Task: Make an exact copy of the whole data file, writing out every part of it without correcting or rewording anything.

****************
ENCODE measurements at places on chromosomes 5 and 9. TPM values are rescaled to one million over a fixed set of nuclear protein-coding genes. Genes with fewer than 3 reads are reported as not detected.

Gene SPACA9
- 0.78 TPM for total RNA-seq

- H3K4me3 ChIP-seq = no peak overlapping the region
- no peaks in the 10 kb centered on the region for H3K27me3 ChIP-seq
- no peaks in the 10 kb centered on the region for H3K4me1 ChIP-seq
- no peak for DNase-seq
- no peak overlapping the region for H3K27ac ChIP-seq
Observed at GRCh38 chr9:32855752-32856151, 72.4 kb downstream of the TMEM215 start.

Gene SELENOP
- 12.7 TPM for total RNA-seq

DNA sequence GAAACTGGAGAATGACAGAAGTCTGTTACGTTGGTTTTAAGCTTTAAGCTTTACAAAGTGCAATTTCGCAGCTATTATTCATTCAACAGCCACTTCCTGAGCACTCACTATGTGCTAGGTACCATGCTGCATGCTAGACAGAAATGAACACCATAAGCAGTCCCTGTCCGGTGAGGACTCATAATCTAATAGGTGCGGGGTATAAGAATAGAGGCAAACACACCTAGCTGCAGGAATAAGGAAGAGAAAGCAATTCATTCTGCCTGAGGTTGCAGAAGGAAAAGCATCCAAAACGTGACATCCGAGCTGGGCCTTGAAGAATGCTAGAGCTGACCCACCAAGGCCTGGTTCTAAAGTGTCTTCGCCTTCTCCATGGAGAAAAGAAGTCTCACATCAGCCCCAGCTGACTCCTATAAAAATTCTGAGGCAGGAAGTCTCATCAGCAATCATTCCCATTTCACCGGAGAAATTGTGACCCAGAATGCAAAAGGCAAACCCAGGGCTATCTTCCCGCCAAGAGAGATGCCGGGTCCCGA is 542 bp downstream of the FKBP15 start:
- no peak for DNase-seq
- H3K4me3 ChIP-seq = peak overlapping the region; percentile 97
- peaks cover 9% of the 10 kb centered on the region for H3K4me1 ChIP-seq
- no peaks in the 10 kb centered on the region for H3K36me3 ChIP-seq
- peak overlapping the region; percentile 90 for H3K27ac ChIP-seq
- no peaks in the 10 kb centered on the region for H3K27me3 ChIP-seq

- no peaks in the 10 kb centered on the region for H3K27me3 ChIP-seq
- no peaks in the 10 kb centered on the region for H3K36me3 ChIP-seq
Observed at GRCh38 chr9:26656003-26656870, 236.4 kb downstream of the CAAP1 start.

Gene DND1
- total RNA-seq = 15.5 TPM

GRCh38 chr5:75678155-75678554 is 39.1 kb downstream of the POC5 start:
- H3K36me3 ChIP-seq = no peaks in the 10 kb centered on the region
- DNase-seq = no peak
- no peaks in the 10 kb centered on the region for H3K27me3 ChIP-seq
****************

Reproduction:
ENCODE measurements at places on chromosomes 5 and 9. TPM values are rescaled to one million over a fixed set of nuclear protein-coding genes. Genes with fewer than 3 reads are reported as not detected.

Gene SPACA9
- 0.78 TPM for total RNA-seq

- H3K4me3 ChIP-seq = no peak overlapping the region
- no peaks in the 10 kb centered on the region for H3K27me3 ChIP-seq
- no peaks in the 10 kb centered on the region for H3K4me1 ChIP-seq
- no peak for DNase-seq
- no peak overlapping the region for H3K27ac ChIP-seq
Observed at GRCh38 chr9:32855752-32856151, 72.4 kb downstream of the TMEM215 start.

Gene SELENOP
- 12.7 TPM for total RNA-seq

DNA sequence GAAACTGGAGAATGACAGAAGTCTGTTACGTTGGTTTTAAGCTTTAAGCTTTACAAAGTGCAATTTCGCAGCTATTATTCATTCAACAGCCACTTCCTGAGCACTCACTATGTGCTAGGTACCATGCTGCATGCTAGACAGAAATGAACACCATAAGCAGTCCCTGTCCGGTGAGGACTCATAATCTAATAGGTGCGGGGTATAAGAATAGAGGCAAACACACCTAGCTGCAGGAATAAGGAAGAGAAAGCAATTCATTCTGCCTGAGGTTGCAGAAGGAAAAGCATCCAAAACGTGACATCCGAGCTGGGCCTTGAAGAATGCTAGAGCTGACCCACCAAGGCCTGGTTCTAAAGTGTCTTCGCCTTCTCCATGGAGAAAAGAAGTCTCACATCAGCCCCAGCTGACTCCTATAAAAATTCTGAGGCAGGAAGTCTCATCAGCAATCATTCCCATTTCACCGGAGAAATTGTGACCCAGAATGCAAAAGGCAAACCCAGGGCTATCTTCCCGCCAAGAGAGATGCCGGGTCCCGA is 542 bp downstream of the FKBP15 start:
- no peak for DNase-seq
- H3K4me3 ChIP-seq = peak overlapping the region; percentile 97
- peaks cover 9% of the 10 kb centered on the region for H3K4me1 ChIP-seq
- no peaks in the 10 kb centered on the region for H3K36me3 ChIP-seq
- peak overlapping the region; percentile 90 for H3K27ac ChIP-seq
- no peaks in the 10 kb centered on the region for H3K27me3 ChIP-seq

- no peaks in the 10 kb centered on the region for H3K27me3 ChIP-seq
- no peaks in the 10 kb centered on the region for H3K36me3 ChIP-seq
Observed at GRCh38 chr9:26656003-26656870, 236.4 kb downstream of the CAAP1 start.

Gene DND1
- total RNA-seq = 15.5 TPM

GRCh38 chr5:75678155-75678554 is 39.1 kb downstream of the POC5 start:
- H3K36me3 ChIP-seq = no peaks in the 10 kb centered on the region
- DNase-seq = no peak
- no peaks in the 10 kb centered on the region for H3K27me3 ChIP-seq